I have been reading a book called Bad Science by an English doctor, Ben Goldacre. His principal targets are the media (for consistent misinformation), nutritionists and homeopaths, but all “quacks” are fair game, since “quack therapy”, according to Ben, is no more than placebo. He goes to great lengths to explain that the placebo effect is indeed potent, and that he has no problem with “placebo therapy”. But, he thinks it’s time for alternative medicine to either produce some convincing clinical trials, or concede that it is no more than placebo therapy. I think that’s a fair summary of his position.
Aromatherapy is not specifically discussed in Ben’s book, nor on his blog at www.badscience.net. However, thyme oil is fleetingly mentioned on page 70 of the book, and this piqued my interest. He says: Montgomery and Kirsch (1996) told college students that they were taking part in a study on a new local anaesthetic called ‘trivaricaine’. Trivaricaine is brown, you paint it on your skin, it smells like a medicine, and it’s so potent you have to wear gloves when you handle it: or that’s what they implied to the students. In fact it’s made of water, iodine and thyme oil (for the smell), and the experimenter (who also wore a white coat) was only using rubber gloves for a sense of theatre. None of these ingredients will affect pain.
I looked at Montgomery and Kirch’s paper. Volunteer undergraduate students had the placebo gloop applied to one index finger. They then placed both index fingers in a device which delivered 2,041 g of force to the top of each finger simultaneously. Pain was subjectively assessed, and was significantly lower in “placebo fingers”. There is some discussion about which aspect of the placebo effect might be in evidence. By the way, no effort was made to “blind” the volunteers as to which finger the placebo gloop was applied.
It’s a rather poorly written paper in some respects, so is a curious choice for Ben Goldacre and his high standards of science. The placebo is described as “a mixture of iodine, oil of thyme, and water, which produced a brownish, medicinal-smelling effect when applied topically”. They do not tell us how much thyme oil was used, nor why they believe it to be devoid of analgesic activity.
Now, I’m not here to argue that the placebo effect doesn’t exist, or that placebos can’t have sometimes dramatic effects on pain reduction. I’m just saying – thyme oil is a pretty weird choice for a substance that is supposedly known to be a non-analgesic. Why? About 50-70% of thyme oil consists of a substance called thymol. Here is some information about thymol:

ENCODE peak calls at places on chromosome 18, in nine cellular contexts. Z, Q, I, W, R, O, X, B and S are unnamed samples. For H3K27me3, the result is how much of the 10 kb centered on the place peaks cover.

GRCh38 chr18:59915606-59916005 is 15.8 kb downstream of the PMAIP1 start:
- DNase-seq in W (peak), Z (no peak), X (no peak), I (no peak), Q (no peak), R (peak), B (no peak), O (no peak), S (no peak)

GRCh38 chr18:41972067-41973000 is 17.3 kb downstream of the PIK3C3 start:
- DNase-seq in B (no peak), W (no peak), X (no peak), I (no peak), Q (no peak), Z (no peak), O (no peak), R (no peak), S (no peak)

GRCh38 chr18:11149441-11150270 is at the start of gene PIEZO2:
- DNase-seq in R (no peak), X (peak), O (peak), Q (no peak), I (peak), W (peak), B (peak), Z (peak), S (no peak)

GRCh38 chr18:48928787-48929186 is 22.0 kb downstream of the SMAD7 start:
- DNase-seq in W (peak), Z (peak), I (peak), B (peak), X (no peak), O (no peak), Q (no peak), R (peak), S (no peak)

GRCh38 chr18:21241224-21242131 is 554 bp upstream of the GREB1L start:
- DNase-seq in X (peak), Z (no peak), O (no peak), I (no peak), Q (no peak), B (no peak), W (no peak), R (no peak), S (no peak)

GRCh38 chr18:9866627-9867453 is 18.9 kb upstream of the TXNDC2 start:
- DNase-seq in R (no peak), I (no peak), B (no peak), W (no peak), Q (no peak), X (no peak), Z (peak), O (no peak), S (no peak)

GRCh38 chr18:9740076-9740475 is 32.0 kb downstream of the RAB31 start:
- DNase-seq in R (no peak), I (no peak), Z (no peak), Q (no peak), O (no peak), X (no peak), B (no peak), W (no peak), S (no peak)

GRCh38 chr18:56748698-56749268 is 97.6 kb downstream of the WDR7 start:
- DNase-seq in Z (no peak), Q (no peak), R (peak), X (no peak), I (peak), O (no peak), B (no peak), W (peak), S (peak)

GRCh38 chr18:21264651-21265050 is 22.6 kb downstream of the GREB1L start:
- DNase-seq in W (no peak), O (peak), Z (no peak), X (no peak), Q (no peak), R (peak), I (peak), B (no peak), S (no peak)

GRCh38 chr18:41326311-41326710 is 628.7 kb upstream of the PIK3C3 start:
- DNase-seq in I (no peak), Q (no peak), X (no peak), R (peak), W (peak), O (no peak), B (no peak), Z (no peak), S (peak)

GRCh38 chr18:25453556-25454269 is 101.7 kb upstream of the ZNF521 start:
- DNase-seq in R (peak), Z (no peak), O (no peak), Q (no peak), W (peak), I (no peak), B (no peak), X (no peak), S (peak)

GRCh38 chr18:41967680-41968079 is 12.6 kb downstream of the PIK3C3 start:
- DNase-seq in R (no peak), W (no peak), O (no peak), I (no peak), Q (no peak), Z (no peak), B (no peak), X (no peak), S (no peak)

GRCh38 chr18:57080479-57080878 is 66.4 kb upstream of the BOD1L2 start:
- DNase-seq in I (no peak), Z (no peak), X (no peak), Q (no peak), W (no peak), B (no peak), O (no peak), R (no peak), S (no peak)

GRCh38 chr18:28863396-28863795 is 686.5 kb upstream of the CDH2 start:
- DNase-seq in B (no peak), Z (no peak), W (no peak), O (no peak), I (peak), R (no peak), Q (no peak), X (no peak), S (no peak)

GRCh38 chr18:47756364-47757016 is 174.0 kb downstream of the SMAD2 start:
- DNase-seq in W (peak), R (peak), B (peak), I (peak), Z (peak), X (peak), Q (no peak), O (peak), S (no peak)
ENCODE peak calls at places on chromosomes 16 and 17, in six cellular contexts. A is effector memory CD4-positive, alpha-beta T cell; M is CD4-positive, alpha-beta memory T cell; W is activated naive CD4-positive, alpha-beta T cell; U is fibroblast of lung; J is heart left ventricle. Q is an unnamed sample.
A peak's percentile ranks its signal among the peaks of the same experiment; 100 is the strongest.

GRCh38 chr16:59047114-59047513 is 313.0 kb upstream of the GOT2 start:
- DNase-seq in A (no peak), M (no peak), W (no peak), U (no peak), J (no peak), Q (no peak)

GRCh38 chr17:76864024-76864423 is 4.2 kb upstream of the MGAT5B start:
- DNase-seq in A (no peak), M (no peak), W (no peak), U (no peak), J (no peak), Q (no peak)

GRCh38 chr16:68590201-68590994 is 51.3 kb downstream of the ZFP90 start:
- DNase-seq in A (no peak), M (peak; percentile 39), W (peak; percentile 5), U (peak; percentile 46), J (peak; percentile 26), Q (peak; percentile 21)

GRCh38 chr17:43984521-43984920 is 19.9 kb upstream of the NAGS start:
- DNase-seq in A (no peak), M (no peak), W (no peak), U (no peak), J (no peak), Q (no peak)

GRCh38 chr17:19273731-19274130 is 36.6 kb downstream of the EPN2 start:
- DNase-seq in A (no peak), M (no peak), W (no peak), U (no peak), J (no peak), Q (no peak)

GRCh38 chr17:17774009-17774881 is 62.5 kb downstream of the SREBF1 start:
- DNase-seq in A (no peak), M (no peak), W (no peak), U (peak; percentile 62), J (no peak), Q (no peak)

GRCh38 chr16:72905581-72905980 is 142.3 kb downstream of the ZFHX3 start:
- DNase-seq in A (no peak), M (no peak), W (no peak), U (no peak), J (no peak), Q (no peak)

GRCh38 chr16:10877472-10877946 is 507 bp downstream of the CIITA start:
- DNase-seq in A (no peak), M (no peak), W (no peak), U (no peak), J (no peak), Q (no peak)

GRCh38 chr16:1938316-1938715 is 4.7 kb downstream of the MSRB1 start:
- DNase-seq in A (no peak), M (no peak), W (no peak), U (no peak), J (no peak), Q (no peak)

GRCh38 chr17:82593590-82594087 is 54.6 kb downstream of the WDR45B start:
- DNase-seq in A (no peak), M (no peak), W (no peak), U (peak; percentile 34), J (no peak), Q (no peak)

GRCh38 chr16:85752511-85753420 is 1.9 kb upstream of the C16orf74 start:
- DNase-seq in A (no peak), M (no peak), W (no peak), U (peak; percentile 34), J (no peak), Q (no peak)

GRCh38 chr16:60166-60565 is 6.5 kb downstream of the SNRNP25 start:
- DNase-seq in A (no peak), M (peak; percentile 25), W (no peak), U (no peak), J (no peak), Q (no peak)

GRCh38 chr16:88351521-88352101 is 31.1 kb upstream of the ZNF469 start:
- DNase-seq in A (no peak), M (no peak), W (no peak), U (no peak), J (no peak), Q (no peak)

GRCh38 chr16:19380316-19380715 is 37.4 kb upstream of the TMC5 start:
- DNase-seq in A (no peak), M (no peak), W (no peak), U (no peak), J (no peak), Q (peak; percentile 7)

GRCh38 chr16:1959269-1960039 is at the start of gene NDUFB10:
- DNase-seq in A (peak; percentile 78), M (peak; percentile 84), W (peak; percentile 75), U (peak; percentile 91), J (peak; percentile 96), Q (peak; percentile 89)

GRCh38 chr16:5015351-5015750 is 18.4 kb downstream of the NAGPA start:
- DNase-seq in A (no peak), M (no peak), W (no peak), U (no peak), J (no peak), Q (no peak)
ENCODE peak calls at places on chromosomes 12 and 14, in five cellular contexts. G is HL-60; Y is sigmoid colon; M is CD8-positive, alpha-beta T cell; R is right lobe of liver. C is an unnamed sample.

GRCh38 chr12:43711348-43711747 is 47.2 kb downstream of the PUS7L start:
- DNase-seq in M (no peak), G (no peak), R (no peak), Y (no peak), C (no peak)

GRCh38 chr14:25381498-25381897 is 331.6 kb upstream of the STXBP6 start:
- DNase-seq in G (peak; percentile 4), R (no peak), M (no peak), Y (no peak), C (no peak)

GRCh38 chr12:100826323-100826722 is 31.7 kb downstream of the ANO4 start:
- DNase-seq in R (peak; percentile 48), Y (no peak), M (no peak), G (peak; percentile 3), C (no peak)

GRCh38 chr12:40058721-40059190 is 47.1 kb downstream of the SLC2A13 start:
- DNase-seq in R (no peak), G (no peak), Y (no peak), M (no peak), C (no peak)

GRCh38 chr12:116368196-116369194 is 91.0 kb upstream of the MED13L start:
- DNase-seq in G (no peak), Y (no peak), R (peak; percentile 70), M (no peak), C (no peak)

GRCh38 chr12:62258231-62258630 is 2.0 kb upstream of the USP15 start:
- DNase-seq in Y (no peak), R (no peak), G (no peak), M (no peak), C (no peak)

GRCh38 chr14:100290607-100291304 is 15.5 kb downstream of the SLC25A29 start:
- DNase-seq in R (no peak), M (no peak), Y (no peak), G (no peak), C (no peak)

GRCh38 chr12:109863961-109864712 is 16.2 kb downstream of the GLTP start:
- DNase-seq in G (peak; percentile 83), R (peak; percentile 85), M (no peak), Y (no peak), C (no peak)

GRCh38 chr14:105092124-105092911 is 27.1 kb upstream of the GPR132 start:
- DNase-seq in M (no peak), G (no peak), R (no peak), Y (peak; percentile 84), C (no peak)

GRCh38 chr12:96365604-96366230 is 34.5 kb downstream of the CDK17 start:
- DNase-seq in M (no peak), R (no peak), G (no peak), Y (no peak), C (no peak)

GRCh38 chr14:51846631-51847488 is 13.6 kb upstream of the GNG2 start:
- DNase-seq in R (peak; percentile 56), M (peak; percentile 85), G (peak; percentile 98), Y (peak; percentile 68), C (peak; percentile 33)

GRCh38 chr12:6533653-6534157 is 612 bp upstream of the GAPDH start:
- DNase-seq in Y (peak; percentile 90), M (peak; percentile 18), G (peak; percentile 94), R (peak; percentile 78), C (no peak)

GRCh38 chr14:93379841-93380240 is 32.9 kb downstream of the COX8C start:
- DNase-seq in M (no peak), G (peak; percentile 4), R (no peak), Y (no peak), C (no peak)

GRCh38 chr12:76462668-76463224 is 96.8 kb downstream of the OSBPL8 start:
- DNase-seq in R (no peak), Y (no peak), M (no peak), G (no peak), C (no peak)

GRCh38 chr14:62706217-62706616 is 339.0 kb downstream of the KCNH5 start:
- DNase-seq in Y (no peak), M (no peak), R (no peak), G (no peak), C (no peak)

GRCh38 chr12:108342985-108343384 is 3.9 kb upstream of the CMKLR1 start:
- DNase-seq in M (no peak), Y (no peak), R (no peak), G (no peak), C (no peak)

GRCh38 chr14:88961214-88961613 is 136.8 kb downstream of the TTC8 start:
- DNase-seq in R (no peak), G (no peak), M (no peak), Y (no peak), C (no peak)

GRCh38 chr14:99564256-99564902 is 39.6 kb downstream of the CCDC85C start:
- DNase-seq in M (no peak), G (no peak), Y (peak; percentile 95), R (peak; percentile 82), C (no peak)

- “Thymol is….also employed as a local anaesthetic” Mrs Grieve, A Modern Herbal, 1931
- “Dentists all over the country are visiting their druggists. They are buying three things: thymol, ethyl alcohol, and sulphuric ether. These are the ingredients of the new Hartman formula that takes the pain out of tooth drilling.” Thymol, alcohol, ether used in new dental pain killer. Science News Letter February 1, 1936.
- US Patent no. 6531115, filed in March 2003, describes an herbal liquid preparation for quick relief of toothache. Thymol is an active ingredient.
- “Although analgesic effects have long been described for thymol, a molecular basis for these effects is still lacking….Antinociceptive and local anaesthetic effects of thymol…might be mediated via blockade of voltage-operated sodium channels with…thymol being as potent as the local anaesthetic lidocaine.” Haeseler G et al 2002 Voltage-dependent block of neuronal and skeletal muscle sodium channels by thymol and menthol. European Journal of Anaesthesiology 19:571-579.
- “On the other hand, the inhibition of the release of noradrenalin in the nerve cells can lead to a reduced conductivity of the nerve structures conducing pain. This means that we can expect an analgesic effect from the application of thymol.” Beer A-M et al 2007 Effect of thymol on the spontaneous contractile activity of the smooth muscles. Phytomedicine 14:65-69.
I could go on, and refer to papers on transient receptor potential channels, and why both thymol and carvacrol (another common thyme oil constituent) have probable pain-inhibiting effects through TRP channel interaction. But, all I’m trying to do is cast some doubt on the non-analgesic assumption.
So, maybe it was the white coats and rubber gloves performance, but maybe it was the thyme oil. I enjoyed reading Bad Science, even though it’s an attempt to rubbish alternative medicine. But Ben, what made you think that thyme oil could not be analgesic? Did you assume that it wasn’t, as this effect is not mentioned in the medical tomes? Or did you simply assume that the authors of a 1996 paper on the placebo effect had to be right. After all, they were scientists. Well, psychologists anyway.